“The challenges can seem overwhelming at times but I’m not an excuse person,” said Amy Banaszek, principal of Tarrant High School. “I don’t want to make excuses, I want to find something that works.”

And despite the school’s ACT scores, Banaszek said she thinks A+ College Ready is working at Tarrant High, which has been a member of the program since 2014.

“I don’t think they’re just doing good work in more affluent schools,” she said. “I see the impact here,” she said.

Before joining A+ College Ready, Tarrant High could not offer any AP courses for its students. Now, it offers four.

Students and parents, too, are embracing the challenges of high-level coursework, Banaszek said.

“Sometimes changing the mindsets can be way harder than just delivering content,” she said. “But we’re seeing that happen here. The kids are taking this to heart and we’re building up to where we want to be.”

The positive effects of A+ College Ready extend beyond the AP courses, Banaszek said.

“I’ve seen it increase rigor across the board,” she said. “Teachers have really owned this training and are taking it into their other classes,” she said

Making Better Teachers

The training teachers receive in the A+ College Ready program is some of the best teacher training methods available, Nelson, of the state education department, said.

“It does make them better teachers,” she said. “It’s also raising the rigor for students who are not juniors and seniors taking AP courses.”

That across-the-board increase in rigor is something Principal Lauren Wilson said she has seen at Oneonta High School, which joined A+ College Ready in 2015 and where 36 percent of the students met or exceeded the ACT benchmarks in all four subjects.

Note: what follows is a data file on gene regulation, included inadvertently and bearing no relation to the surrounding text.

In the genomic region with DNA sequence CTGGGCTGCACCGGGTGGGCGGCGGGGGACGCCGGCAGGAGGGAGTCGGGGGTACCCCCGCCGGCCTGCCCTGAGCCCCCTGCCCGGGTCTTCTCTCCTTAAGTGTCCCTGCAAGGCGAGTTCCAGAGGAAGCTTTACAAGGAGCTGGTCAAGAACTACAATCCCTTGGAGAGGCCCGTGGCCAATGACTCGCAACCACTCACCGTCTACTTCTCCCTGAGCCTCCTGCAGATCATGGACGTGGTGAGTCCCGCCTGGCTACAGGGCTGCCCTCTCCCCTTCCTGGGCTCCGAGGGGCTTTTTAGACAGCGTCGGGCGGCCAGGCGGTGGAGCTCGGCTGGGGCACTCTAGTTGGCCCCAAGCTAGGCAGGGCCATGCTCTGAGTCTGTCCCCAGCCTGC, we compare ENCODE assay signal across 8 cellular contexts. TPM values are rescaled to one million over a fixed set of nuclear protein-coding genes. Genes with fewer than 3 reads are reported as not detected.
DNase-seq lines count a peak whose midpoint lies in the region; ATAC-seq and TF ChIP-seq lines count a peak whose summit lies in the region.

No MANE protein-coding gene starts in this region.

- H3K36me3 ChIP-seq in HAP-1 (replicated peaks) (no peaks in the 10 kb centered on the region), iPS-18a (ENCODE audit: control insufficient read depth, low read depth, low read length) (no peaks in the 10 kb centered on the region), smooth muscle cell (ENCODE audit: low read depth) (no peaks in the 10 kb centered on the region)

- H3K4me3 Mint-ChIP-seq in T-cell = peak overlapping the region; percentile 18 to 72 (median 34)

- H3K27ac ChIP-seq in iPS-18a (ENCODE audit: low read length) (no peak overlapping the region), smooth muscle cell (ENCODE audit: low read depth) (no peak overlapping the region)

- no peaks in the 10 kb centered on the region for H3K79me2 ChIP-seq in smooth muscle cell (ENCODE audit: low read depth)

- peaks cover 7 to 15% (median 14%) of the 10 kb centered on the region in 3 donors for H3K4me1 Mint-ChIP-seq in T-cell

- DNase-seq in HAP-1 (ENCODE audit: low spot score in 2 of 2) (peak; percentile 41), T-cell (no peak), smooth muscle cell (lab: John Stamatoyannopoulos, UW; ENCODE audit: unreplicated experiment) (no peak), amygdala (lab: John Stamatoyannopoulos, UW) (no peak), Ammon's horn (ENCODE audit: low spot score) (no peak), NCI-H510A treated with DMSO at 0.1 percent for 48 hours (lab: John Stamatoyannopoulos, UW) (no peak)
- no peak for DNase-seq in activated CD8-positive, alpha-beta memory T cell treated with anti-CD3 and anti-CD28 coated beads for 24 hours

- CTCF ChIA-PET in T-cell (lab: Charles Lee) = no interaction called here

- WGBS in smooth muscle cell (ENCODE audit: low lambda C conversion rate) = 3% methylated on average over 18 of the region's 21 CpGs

“Students and teachers are transferring what they are learning through AP courses and A+ College Ready programs to all of their classes,” Wilson said.

For Oneonta High, ‘meeting them where they are’ meant A+ College Ready has helped expand the AP program the school already had in place prior to joining, Wilson said.

A+ College Ready has established Saturday School at Oneonta High where students can get extra help with their classwork and homework.

“It’s an incredible resource for our kids that we couldn’t provide otherwise,” she said.

The Oneonta High School principal said A+ College Ready has also inspired more students to take challenging courses with its Laying the Foundations programs in earlier grades.

A+ College Ready’s Laying the Foundations programs are designed to get students ready for challenging AP-level coursework—and ACT questions—earlier, Boehm said.

“For the last few years, we’ve really been focusing on strategies for students in the sixth through the 10th grades,” she said.

Boehm said many students in Alabama do not have the chance to take Algebra II or chemistry before taking the ACT in the 11th grade.

Measuring Success, Challenges

To make sure students are getting the help they need early on, Boehm said A+ College Ready uses scores from the ACT Aspire, a suite of tests developed by the ACT that has been given to Alabama students in the third through the eighth grade for the last three years.

The 2016 Aspire scores show that Alabama students improved in all three subjects tested, at almost all grade levels. Although math performance is improving in the early grades, and most encouragingly in seventh and eighth grade, by 10th grade, only 18 percent of students test proficient in math on the ACT Aspire, according to a PARCA report.

A+ College Ready uses multiple metrics, including student growth on the ACT Aspire, Advance Placement participation and success, as well as ACT scores, to define student and school success, Boehm said.

However, those scores are not the only way to gauge success, she said.